Like international transaction fees, taking the hit to your wallet for a couple of overseas ATM withdrawals might not be huge issue for you if you only do it a few times, but if you’re taking a longer holiday away they can seriously add up. That’s why comparing travel debit cards with low or zero overseas ATM fees before you leave could prove a good way to keep unnecessary costs down while you’re away.
How do I know if I can use my debit card overseas?
Chances are that if you’ve been overseas before you’ll have seen logos for Mastercard or Visa at ATMs and cash registers around the world. The same goes for anyone who’s used a foreign website for online shopping. In fact, both Mastercard and Visa offer cardholders access to over one million ATMs worldwide in over 200 countries.
But what’s that got to do with my NAB or Bendigo Bank debit card I hear you asking? Well the majority of debit cards issued by Australian banks and institutions are linked to either Mastercard or Visa, which means you’ll be able to use them at ATMs and checkouts all over the world wherever Mastercard or Visa are accepted.
Use our debit card fee finder tool above to see how much you’ll pay and whether you can use your card or not.
Are there travel debit cards without fees?
If you think a travel debit card without international transaction fees or overseas ATM fees sounds like the perfect companion for your next jaunt abroad, you’re in luck! A growing number of banks are making debit cards more travel-friendly by getting rid of overseas transaction and ATM withdrawal fees.
Just bear in mind that, depending on the provider, you may have to fulfil some basic requirements before you can access these fee-free features.
What should I do if I lose my travel debit card overseas?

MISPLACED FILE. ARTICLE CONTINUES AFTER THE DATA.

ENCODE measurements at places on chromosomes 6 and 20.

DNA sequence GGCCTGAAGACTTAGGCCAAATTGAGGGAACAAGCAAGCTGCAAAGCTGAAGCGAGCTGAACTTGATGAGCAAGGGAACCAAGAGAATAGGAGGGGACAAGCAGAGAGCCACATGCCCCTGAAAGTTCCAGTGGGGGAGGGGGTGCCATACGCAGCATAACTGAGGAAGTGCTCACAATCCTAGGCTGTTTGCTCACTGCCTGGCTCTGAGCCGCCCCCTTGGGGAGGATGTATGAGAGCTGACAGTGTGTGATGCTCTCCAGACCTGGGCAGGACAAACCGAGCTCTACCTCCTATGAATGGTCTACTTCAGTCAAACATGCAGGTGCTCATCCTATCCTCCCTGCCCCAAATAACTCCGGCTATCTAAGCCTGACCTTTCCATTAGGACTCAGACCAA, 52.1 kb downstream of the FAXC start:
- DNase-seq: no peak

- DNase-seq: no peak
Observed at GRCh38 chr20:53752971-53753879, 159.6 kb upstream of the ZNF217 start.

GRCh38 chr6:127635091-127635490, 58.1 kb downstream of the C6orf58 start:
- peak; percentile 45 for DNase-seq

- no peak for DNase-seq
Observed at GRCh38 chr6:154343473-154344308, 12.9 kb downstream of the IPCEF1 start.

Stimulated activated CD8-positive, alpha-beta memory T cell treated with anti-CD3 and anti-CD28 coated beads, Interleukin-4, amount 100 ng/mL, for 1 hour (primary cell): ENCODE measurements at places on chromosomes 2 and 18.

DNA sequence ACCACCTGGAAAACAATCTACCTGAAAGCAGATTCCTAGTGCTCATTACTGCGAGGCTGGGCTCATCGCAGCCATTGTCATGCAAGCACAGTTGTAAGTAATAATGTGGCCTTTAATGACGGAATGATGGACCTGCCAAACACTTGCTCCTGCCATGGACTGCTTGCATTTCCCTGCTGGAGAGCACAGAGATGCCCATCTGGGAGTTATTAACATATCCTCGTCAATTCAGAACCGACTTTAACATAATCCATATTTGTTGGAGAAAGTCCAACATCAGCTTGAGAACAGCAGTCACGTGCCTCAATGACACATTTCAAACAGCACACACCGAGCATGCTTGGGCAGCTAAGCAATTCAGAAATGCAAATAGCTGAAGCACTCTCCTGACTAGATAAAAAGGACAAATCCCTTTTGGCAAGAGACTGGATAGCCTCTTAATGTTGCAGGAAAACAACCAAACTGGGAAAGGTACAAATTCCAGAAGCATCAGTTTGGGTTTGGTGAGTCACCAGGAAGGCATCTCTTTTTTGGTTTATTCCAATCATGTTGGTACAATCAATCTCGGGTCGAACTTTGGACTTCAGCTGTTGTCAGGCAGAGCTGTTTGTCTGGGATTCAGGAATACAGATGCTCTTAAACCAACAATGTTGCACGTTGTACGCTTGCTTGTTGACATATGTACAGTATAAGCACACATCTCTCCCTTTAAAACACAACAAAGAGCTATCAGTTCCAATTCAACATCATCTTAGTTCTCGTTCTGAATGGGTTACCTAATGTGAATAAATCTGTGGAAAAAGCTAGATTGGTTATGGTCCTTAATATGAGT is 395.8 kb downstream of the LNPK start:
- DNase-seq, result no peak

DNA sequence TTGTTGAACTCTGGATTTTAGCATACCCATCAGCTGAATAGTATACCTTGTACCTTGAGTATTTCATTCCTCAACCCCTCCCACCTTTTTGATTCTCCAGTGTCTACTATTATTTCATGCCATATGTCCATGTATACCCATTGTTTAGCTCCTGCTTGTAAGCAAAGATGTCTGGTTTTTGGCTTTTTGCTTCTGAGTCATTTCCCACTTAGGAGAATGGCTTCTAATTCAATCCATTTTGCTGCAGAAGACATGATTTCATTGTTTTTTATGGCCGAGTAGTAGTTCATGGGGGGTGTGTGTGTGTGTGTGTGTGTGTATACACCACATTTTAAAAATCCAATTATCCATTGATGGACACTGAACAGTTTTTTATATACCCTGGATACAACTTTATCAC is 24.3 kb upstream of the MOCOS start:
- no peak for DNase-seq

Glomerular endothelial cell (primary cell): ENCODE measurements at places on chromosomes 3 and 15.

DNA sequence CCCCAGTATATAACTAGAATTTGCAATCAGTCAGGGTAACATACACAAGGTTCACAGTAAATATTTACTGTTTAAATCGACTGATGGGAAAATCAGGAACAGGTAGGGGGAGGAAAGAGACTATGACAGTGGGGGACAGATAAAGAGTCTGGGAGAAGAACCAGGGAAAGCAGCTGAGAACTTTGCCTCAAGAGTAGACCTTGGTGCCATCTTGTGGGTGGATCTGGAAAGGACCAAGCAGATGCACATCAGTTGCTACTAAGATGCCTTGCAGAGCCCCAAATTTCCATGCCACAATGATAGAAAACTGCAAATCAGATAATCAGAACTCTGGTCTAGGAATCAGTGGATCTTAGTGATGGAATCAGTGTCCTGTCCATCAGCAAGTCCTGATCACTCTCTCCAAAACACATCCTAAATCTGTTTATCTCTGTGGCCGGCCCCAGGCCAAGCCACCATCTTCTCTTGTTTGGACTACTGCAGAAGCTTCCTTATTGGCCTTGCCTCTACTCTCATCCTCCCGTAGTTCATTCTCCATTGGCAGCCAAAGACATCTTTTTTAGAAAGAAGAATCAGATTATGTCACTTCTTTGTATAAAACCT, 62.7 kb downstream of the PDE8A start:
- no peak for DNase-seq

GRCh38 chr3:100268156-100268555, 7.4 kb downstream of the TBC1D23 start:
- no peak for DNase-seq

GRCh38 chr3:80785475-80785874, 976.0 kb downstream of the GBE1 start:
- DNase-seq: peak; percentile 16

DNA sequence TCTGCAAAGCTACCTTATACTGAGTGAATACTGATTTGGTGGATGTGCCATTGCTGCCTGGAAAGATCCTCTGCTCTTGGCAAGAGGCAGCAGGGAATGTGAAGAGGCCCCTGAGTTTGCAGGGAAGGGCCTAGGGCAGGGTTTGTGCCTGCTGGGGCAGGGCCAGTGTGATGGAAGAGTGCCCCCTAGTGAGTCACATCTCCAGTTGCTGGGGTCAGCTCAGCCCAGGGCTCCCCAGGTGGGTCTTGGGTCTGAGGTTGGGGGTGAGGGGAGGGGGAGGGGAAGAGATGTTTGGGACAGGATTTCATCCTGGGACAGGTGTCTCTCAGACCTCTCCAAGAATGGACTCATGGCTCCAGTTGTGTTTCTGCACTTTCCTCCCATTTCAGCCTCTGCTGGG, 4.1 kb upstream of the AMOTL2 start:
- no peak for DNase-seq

It’s up there with missing a flight in terms of top worries for many travellers, but what is the best course of action if your travel debit card is misplaced or stolen?
1. Lock down your card: If you’ve only misplaced your card you may be able to place a temporary lock on it through your bank’s app or online banking platform. And if you find it again you’ll simply be able to remove the lock.
2. Cancel it: If your card’s been stolen or you think it’s unlikely you’re going to find it again, make sure you cancel it through your bank’s app, it’s online banking platform or by contacting them directly as soon as possible.
3. Contact your bank for a replacement: Once your card’s been cancelled you’re probably going to want a replacement, especially if you’re relying on your debit card for any travelling ahead. Keep in mind that while banks generally don’t charge a fee to send out a replacement card in Australia, you probably will be charged to have it delivered overseas.
What are my other travel money options?
Aside from a travel debit card, there are a number of other options that would-be travellers can use to pay overseas.
Travel credit cards
Another great option for Aussie jetsetters looking to pay with plastic while they’re overseas, a travel credit card could prove a handy way to purchase big ticket items like flights and accommodation without having to dip into your own cash reserves.
Like some travel debit cards there are a number of travel credit cards on the market which don’t charge fees for international transactions, plus many come with alluring features like complimentary insurances and the ability to earn rewards points. Just make sure you do your research on any fees you may be liable to pay with a travel credit card, as well as the interest you’ll be charged on your purchases.
Prepaid travel cards
Also known as a cash passport or travel money card, a prepaid travel card could be a useful option for Australians travelling to multiple countries with different currencies. With a prepaid travel card you’ll be able to preload the currency or currencies of your choice such as USD, Euros, Pounds and many more onto the card, then use it as you would a regular debit card for making over the counter purchases or ATM withdrawals.
Again, it’s worthwhile weighing up the fees you may be charged to load currency onto a prepaid travel card or to recover your money from the card once your trip is over.
Depending on where you’re heading it’s never a bad idea to carry a bit of local currency with you, even if it’s just a back up to a card. Whether it’s American Dollars or British Pounds you’re going to want the best bang for your buck when you convert you Australian Dollars though, but converting your cash at the airport might not be the best place to get value for your money. To find out just how much you’ll be able to get for your dollar with a bank or specialist foreign exchange provider, check out the Mozo foreign exchange calculator.